Organizational Change TED Talks
- Nilofer Merchant: Got a Meeting? Take a Walk
- Shawn Achor: The Happy Secret to Better Work
- Angela Lee Duckworth: The key to success? Grit
- General Stanley McChrystal: Listen, Learn… Then Lead
- Dan Ariely: What Makes Us Feel Good About Our Work?
Organizational change is a hot topic in the business world. From entrepreneurs to billionaire business moguls, everyone is interested in improving productivity through efficiency, in finding new ways to motivate employees, and in finding new and better ways to manage affairs. As we head into the 21st century, a greater focus on environmentally-friendly policies and transparent business practices has produced additional impetus to cast traditional organizational schematics aside in favor of something fresh.
One of the great resources regarding innovative and outside-the-box management solutions is the huge body of recorded videos produced through TED Talks. These talks involve widely recognized and highly accredited experts in their fields, who share their accumulated knowledge and wisdom with the viewing audience. Here are five great TED talks about organizational change, presenting new and interesting perspectives on a wide range of management and human resources issues.
Nilofer Merchant: Got a Meeting? Take a Walk
There is a new concept in workplace culture, although on closer inspection it’s more of a rebranding. Walking meetings are an age-old part of executive commercial and governmental practice, even if they weren’t recognized as having a certain impact unto themselves. People think better on their feet; demonstrably, a walking meeting encourages the free exchange of ideas, which people might normally keep to themselves for fear of ridicule. Nilofer’s TED talk focuses on applying this concept to the level of everday organizational meetings, by way of reducing anxiety, and improving overall productivity.
Shawn Achor: The Happy Secret to Better Work
There is a widespread culture of the acceptance of misery in the workplace, and in the face of that several important ideas have largely been cast aside. Shawn reminds us of a simple fact: if a person appears miserable at their job, every day, they most likely are exactly as they appear. Misery reduces performance and efficiency. It makes a person less happy at home, which leads to a downward spiral wherein workplace performance suffers more over time. Shawn puts a fine point on this, and explores ways to help improve overall employee happiness, increasing productivity and retaining loyal employees for longer periods of time.
Angela Lee Duckworth: The key to success? Grit
Intelligence and innovation are valuable, but there are other qualities within an organization that cause certain people to rise to the top, with the result being an overall benefit. Angela discusses the value of grit, that personal quality that compels a person to stick to their guns, and be involved for the long haul, regardless of how challenging an initiative becomes. This quality is valuable, not only to establishing and maintaining new dynamics within an organization, but to ensuring long-term retention of high-performance employees.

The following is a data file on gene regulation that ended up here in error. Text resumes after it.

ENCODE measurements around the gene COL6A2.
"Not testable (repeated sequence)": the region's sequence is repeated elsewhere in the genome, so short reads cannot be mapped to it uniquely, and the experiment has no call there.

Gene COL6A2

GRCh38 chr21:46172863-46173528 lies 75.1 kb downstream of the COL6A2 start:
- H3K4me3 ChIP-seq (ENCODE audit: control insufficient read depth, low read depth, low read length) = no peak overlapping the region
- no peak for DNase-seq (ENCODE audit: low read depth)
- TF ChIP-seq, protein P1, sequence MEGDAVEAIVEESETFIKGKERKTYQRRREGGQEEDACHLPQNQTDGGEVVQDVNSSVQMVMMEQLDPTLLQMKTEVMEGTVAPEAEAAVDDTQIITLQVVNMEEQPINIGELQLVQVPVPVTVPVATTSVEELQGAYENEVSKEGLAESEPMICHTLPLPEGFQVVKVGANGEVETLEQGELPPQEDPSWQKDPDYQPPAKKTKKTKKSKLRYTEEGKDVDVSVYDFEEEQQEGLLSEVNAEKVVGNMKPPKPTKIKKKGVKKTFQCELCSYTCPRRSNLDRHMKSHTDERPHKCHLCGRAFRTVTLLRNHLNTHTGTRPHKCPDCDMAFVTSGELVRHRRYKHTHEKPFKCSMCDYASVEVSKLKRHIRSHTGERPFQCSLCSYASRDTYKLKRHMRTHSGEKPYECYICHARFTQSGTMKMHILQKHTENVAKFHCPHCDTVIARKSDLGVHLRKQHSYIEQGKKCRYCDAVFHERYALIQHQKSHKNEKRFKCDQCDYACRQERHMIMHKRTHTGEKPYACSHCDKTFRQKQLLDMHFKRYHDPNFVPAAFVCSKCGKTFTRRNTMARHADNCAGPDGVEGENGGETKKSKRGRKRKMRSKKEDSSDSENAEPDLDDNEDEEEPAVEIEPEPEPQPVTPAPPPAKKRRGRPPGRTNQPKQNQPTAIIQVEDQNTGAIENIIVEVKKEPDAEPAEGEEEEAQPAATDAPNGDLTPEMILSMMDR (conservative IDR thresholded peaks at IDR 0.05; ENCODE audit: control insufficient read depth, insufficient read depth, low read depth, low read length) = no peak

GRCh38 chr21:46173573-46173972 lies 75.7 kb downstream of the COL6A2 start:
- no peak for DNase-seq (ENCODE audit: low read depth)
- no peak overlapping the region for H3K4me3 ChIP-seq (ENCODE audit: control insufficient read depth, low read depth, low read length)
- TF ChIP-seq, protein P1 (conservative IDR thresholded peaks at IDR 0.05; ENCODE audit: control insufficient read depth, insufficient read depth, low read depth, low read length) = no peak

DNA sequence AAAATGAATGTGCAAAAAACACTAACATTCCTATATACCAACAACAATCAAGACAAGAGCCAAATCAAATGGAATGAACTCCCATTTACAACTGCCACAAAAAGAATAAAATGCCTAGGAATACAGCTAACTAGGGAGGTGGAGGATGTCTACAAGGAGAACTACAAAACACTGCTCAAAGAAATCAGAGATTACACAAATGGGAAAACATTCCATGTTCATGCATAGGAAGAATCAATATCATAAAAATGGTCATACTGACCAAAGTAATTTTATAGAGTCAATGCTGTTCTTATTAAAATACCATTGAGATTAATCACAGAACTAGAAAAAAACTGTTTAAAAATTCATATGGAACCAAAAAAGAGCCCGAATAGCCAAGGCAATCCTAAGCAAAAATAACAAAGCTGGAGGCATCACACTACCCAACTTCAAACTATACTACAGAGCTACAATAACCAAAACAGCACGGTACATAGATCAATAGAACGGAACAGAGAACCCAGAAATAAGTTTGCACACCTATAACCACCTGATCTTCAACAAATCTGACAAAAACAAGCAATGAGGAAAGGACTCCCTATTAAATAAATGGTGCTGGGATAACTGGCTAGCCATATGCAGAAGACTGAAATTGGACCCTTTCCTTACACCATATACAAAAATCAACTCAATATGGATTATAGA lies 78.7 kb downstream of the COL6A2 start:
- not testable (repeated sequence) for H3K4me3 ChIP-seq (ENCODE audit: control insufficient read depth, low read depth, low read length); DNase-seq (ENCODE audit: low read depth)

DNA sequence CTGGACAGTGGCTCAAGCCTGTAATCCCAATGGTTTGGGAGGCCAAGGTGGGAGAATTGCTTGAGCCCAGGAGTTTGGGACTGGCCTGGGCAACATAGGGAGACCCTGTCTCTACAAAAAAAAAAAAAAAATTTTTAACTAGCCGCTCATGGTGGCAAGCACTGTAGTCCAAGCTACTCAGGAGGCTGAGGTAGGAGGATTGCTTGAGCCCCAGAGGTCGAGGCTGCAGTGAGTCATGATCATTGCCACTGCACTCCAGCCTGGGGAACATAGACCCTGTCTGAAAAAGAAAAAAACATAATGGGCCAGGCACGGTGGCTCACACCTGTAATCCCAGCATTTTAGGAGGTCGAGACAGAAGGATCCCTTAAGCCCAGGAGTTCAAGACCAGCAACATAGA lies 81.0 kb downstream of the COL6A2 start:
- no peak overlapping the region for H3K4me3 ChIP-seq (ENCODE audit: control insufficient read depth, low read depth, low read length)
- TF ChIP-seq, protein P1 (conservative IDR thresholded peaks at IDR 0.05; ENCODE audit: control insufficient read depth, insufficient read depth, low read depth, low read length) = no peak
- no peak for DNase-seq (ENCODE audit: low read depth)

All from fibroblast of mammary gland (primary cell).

General Stanley McChrystal: Listen, Learn… Then Lead
Drawing on an expansive background of varied experience, dealing with a diverse range of subordinates and employees through a wide variety of circumstances, Stan presents an organizational TED talk about how to bond with and relate to your employees. The point of focus lies on doing so despite different ages, personal backgrounds, and areas of ability, and using this ability to connect with people to encourage them to focus collectively on goals that are important to the organization as a whole.
Dan Ariely: What Makes Us Feel Good About Our Work?
Dan’s presentation on the subject of employee motivation goes into finer detail with something that most employers already know, but which far too many refuse to act upon: the fact that, more than a few extra bucks in each paycheck, employees are profoundly motivated by a sense of purpose. He shares his ideas and experiences regarding how to efficiently provide for a greater sense of purpose across the board, without having to focus on individual, relatively expensive incentives quite so heavily.
Using TED Talks to generate ideas for organizational change is, essentially, taking advantage of previously inaccessible information to improve your business. The level of information provided is comparable to that provided by world-class consulting professionals, and those who aren’t in attendance at the presentations themselves (while deprived of the opportunity to engage one-on-one with the presenters) have free access to this information online. There is no reason not to take advantage of it, and it may make the difference between success and failure of an organization.